Japan is home to 30m regular wine consumers and is the seventh largest wine importer worldwide. There are well over 200 significant, established importers but incumbents note a recent increase in numbers, making business more competitive than ever. Nevertheless, this is a broad market with strong growth in sparklers and expanding interest in New World wines, as well as a deep appreciation for those of the Old World. Additionally, there is an unbridled enthusiasm for low-intervention and natural wines among a new generation of consumers. In a market where 70 percent of wines consumed come from overseas the role of the importer is crucial.
The power of the brewers
According to local lore there have been seven wine booms since the inception of the modern wine market in the early 1970s. The most recent started after the 2008 financial crisis and led importers and consumers to seek alternatives to the once-dominant French category. This in turn made wines more accessible to a broader public, with wine consumption growing 150 percent from 2009 to 2016, although from a low base. Since 2015, Chilean imports by volume have outpaced those of the traditional market leader France, with the South American supplying six of the top 10 imported brands. Japan’s big brewers — Asahi, Kirin, Sapporo and Suntory — play a significant role here, as eight of the top 10 imported brands are brought in by beer companies or their subsidiaries. Alpaca, imported by Asahi Beer, is the leader with 1.4m cases in 2017.
Chile’s success is in part attributable to the Japan-Chile Economic Partnership Agreement initiated in 2007, which gradually phases out import duties and made them highly competitive at the value end of the market, below JP¥1,000 ($9.28).
The New World specialists Many importers of US wines report increased sales, notably from premium wines from the north-west coast. The USA is the sixth largest importer by volume, trailing Australia, yet with a much higher average price, so it ranks fourth by value. Hotei is a Californian importer specialising in sales to restaurants. Established in 2001 by owner Bill Campbell, Hotei is seeing steady growth as consumers explore new regions. Hotei represents more than 50 wineries including Château Montelena and Shafer at the premium end, with Cline Cellars and Joel Gott at the value end.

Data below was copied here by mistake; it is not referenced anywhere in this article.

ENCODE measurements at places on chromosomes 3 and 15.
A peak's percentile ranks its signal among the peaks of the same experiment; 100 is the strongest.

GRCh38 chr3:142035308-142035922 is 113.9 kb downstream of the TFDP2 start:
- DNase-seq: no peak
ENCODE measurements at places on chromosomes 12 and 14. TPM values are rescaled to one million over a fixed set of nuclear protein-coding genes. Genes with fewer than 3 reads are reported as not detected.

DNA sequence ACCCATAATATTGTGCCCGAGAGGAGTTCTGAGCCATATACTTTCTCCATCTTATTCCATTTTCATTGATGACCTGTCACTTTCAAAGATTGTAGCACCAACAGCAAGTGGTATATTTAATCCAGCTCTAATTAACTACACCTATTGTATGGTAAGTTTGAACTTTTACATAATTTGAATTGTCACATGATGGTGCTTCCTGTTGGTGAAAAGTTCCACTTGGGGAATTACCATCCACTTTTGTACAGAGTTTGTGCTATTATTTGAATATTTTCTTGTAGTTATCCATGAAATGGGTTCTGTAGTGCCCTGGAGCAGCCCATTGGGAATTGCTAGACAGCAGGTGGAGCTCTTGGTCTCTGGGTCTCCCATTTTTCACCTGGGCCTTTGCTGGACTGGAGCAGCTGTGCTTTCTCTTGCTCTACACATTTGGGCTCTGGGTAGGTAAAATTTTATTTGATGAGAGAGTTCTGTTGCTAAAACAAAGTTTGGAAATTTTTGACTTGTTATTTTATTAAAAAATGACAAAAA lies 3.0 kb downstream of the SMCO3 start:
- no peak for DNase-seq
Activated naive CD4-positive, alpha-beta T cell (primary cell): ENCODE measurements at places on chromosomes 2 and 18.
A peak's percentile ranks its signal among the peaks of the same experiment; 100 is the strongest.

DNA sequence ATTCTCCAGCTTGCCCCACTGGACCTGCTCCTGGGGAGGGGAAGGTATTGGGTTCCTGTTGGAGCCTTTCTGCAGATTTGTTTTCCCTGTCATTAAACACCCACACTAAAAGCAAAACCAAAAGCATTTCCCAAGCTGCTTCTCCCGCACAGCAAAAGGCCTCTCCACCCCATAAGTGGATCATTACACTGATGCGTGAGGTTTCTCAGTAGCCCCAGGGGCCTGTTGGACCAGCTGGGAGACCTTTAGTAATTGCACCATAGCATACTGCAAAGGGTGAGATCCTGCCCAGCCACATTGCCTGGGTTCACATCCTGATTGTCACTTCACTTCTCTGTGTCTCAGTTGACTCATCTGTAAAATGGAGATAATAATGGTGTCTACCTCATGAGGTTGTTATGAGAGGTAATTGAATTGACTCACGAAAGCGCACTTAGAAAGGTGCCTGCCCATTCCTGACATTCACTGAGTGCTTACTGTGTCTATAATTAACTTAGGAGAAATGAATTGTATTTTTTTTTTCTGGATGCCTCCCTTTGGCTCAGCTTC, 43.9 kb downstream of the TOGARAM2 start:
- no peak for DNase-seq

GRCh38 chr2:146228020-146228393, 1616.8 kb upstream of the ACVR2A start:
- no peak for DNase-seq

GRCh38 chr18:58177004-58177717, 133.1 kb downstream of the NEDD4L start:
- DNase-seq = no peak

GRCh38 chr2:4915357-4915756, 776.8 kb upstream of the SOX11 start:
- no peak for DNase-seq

Campbell notes that Japanese consumers’ love of details has helped the rise of specialist importers who show “the passion and focus to do a deep dive into a particular region or style”. Complementing this trend is the recent rise in the number of steakhouses in Tokyo. This “gives a whole new range of consumers the chance to try Californian wines they may have never been exposed to before”, explains Campbell.
Other leading importers of US wines include Orca, which offers wines from California, Washington and Oregon, along with wines from France.
Farmstone focuses on Australia and includes names such as Cullen, McHenry Hohnen and Shaw & Smith in its lineup. Hiromi Ishida, president of Farmstone, notes that it is hard for Australian wines to compete with cheap Chilean and Spanish imports. While there has not been much change in the volume and value of imports over the past decade, he believes Australian wines can compete on quality and the range of varieties to differentiate themselves.
In business since 1987, wholesaler Village Cellars’ was a pioneer in Australian and New Zealand wines. Today its strong portfolio includes d’Arenberg, Grosset, Leeuwin Estate and Yangarra from Australia and Felton Road, Neudorf and Pegasus Bay from New Zealand.
The Old World specialists
Japan’s leading importers from the Old World have long and close relationships with many of the wineries they partner. Italy is the third largest exporter to Japan by value and volume, while Japan is Italy’s largest market in Asia. Monte Bussan, a subsidiary of Suntory, is the largest Italian importer with sales of 554,100 cases in 2017. It represents wineries from every province in Italy, offering wines such as Fontanafredda in Serralunga d’Alba and Umani Ronchi from the Marche and Abruzzo areas. Japan has more than 8,000 Italian restaurants, which between them offer dishes from across the entirety of Italy; many Japanese chefs train and work in Italy before they return home. This gives them a knowledge of Italian wine that extends far beyond Chianti, Barolo or Soave, which is a boon to wineries from Italy’s lesserknown regions.
Foodliner is a family-run enterprise based in Kobe, founded by Yutaka Ota, who began importing from Italy in the 1980s at a time when France was still very dominant. Its success can be judged by the high visibility of its long-held brands such as Pieropan and Ca’ del Bosco, which appear on Italian menus throughout Japan. It also has a long relationship with Braida, while Vietti is a relative newcomer to the portfolio.
France, despite a decline in volume, is still dominant in terms of value, with imports worth nearly three times as much those from Chile. Highly regarded Finesse focuses on wines from France and Burgundy in particular. Founder Hiroshi Fujita has a working relationship with many growers going back to the mid-1980s and buys directly from leading domaines in Burgundy, including Georges Roumier, Meo- Camuzet and Marquis d’Angerville. Further afield Finesse works with Château Rayas, Jean- Louis Chave and Didier Dagueneau. Mr Fujita notes that demand for Burgundy remains high for better-known domaines and lesser-known names can be a harder sell.